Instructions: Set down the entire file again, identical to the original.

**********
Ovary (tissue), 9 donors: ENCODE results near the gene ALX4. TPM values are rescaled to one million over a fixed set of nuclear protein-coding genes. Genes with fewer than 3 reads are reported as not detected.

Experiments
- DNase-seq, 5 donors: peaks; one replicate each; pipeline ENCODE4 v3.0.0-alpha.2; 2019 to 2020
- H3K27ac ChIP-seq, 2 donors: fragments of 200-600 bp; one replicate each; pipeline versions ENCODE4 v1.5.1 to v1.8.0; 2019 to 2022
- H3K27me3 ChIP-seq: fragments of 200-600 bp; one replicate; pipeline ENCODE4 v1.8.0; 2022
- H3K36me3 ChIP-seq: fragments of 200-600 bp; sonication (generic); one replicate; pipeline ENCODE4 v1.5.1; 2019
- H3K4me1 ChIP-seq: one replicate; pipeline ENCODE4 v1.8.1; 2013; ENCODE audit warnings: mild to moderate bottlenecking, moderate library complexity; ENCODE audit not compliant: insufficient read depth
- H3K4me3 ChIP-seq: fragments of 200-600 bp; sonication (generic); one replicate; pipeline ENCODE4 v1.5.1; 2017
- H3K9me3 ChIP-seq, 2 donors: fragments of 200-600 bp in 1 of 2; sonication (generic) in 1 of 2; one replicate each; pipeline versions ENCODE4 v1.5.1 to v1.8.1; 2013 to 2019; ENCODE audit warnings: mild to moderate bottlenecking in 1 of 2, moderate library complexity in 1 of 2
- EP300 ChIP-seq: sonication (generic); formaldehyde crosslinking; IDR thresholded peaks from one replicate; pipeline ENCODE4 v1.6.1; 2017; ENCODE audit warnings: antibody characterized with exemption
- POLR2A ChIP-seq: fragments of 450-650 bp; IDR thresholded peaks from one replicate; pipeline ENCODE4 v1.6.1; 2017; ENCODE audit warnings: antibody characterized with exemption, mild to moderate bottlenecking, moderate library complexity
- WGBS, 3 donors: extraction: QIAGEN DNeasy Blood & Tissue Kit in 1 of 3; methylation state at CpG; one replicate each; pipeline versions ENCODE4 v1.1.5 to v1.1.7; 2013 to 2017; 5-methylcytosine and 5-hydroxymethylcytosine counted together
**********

Ovary (tissue), 9 donors: ENCODE results near the gene ALX4. TPM values are rescaled to one million over a fixed set of nuclear protein-coding genes. Genes with fewer than 3 reads are reported as not detected.

Experiments
- DNase-seq, 5 donors: peaks; one replicate each; pipeline ENCODE4 v3.0.0-alpha.2; 2019 to 2020
- H3K27ac ChIP-seq, 2 donors: fragments of 200-600 bp; one replicate each; pipeline versions ENCODE4 v1.5.1 to v1.8.0; 2019 to 2022
- H3K27me3 ChIP-seq: fragments of 200-600 bp; one replicate; pipeline ENCODE4 v1.8.0; 2022
- H3K36me3 ChIP-seq: fragments of 200-600 bp; sonication (generic); one replicate; pipeline ENCODE4 v1.5.1; 2019
- H3K4me1 ChIP-seq: one replicate; pipeline ENCODE4 v1.8.1; 2013; ENCODE audit warnings: mild to moderate bottlenecking, moderate library complexity; ENCODE audit not compliant: insufficient read depth
- H3K4me3 ChIP-seq: fragments of 200-600 bp; sonication (generic); one replicate; pipeline ENCODE4 v1.5.1; 2017
- H3K9me3 ChIP-seq, 2 donors: fragments of 200-600 bp in 1 of 2; sonication (generic) in 1 of 2; one replicate each; pipeline versions ENCODE4 v1.5.1 to v1.8.1; 2013 to 2019; ENCODE audit warnings: mild to moderate bottlenecking in 1 of 2, moderate library complexity in 1 of 2
- EP300 ChIP-seq: sonication (generic); formaldehyde crosslinking; IDR thresholded peaks from one replicate; pipeline ENCODE4 v1.6.1; 2017; ENCODE audit warnings: antibody characterized with exemption
- POLR2A ChIP-seq: fragments of 450-650 bp; IDR thresholded peaks from one replicate; pipeline ENCODE4 v1.6.1; 2017; ENCODE audit warnings: antibody characterized with exemption, mild to moderate bottlenecking, moderate library complexity
- WGBS, 3 donors: extraction: QIAGEN DNeasy Blood & Tissue Kit in 1 of 3; methylation state at CpG; one replicate each; pipeline versions ENCODE4 v1.1.5 to v1.1.7; 2013 to 2017; 5-methylcytosine and 5-hydroxymethylcytosine counted together